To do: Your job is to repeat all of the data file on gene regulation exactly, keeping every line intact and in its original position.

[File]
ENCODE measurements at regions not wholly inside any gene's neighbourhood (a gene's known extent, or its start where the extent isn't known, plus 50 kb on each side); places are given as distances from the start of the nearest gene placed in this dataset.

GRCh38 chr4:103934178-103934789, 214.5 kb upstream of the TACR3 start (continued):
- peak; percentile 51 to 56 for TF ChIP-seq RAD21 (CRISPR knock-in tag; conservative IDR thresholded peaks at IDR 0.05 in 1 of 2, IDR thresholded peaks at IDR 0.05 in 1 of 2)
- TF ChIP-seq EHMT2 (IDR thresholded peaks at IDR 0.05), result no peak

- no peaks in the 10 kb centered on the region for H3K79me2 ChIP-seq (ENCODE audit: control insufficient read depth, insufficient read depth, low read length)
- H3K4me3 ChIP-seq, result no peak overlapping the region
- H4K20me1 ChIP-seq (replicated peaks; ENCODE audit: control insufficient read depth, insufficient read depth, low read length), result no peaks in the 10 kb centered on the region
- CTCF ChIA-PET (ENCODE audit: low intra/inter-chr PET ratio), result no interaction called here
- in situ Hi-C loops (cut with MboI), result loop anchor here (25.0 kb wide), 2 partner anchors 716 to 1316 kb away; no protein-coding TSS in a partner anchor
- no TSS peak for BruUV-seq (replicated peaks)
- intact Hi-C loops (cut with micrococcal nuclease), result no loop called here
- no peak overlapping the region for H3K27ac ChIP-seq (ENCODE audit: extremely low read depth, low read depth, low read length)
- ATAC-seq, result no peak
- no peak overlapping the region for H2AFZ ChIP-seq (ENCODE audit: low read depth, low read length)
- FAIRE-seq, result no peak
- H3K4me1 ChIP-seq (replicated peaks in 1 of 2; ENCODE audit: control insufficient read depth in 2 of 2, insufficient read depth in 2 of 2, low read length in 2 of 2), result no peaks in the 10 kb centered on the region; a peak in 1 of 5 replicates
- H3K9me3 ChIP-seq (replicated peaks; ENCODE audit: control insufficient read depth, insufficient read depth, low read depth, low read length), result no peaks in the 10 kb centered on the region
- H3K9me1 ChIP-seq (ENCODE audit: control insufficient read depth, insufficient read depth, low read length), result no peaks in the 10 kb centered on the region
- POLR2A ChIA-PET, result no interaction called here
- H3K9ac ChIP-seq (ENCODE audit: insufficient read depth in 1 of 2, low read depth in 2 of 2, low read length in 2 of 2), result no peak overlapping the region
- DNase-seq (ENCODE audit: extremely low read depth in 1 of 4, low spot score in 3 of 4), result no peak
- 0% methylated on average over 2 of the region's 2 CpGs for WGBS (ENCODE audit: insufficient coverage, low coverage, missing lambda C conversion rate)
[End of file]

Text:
ENCODE measurements at regions not wholly inside any gene's neighbourhood (a gene's known extent, or its start where the extent isn't known, plus 50 kb on each side); places are given as distances from the start of the nearest gene placed in this dataset.

GRCh38 chr4:103934178-103934789, 214.5 kb upstream of the TACR3 start (continued):
- peak; percentile 51 to 56 for TF ChIP-seq RAD21 (CRISPR knock-in tag; conservative IDR thresholded peaks at IDR 0.05 in 1 of 2, IDR thresholded peaks at IDR 0.05 in 1 of 2)
- TF ChIP-seq EHMT2 (IDR thresholded peaks at IDR 0.05), result no peak

- no peaks in the 10 kb centered on the region for H3K79me2 ChIP-seq (ENCODE audit: control insufficient read depth, insufficient read depth, low read length)
- H3K4me3 ChIP-seq, result no peak overlapping the region
- H4K20me1 ChIP-seq (replicated peaks; ENCODE audit: control insufficient read depth, insufficient read depth, low read length), result no peaks in the 10 kb centered on the region
- CTCF ChIA-PET (ENCODE audit: low intra/inter-chr PET ratio), result no interaction called here
- in situ Hi-C loops (cut with MboI), result loop anchor here (25.0 kb wide), 2 partner anchors 716 to 1316 kb away; no protein-coding TSS in a partner anchor
- no TSS peak for BruUV-seq (replicated peaks)
- intact Hi-C loops (cut with micrococcal nuclease), result no loop called here
- no peak overlapping the region for H3K27ac ChIP-seq (ENCODE audit: extremely low read depth, low read depth, low read length)
- ATAC-seq, result no peak
- no peak overlapping the region for H2AFZ ChIP-seq (ENCODE audit: low read depth, low read length)
- FAIRE-seq, result no peak
- H3K4me1 ChIP-seq (replicated peaks in 1 of 2; ENCODE audit: control insufficient read depth in 2 of 2, insufficient read depth in 2 of 2, low read length in 2 of 2), result no peaks in the 10 kb centered on the region; a peak in 1 of 5 replicates
- H3K9me3 ChIP-seq (replicated peaks; ENCODE audit: control insufficient read depth, insufficient read depth, low read depth, low read length), result no peaks in the 10 kb centered on the region
- H3K9me1 ChIP-seq (ENCODE audit: control insufficient read depth, insufficient read depth, low read length), result no peaks in the 10 kb centered on the region
- POLR2A ChIA-PET, result no interaction called here
- H3K9ac ChIP-seq (ENCODE audit: insufficient read depth in 1 of 2, low read depth in 2 of 2, low read length in 2 of 2), result no peak overlapping the region
- DNase-seq (ENCODE audit: extremely low read depth in 1 of 4, low spot score in 3 of 4), result no peak
- 0% methylated on average over 2 of the region's 2 CpGs for WGBS (ENCODE audit: insufficient coverage, low coverage, missing lambda C conversion rate)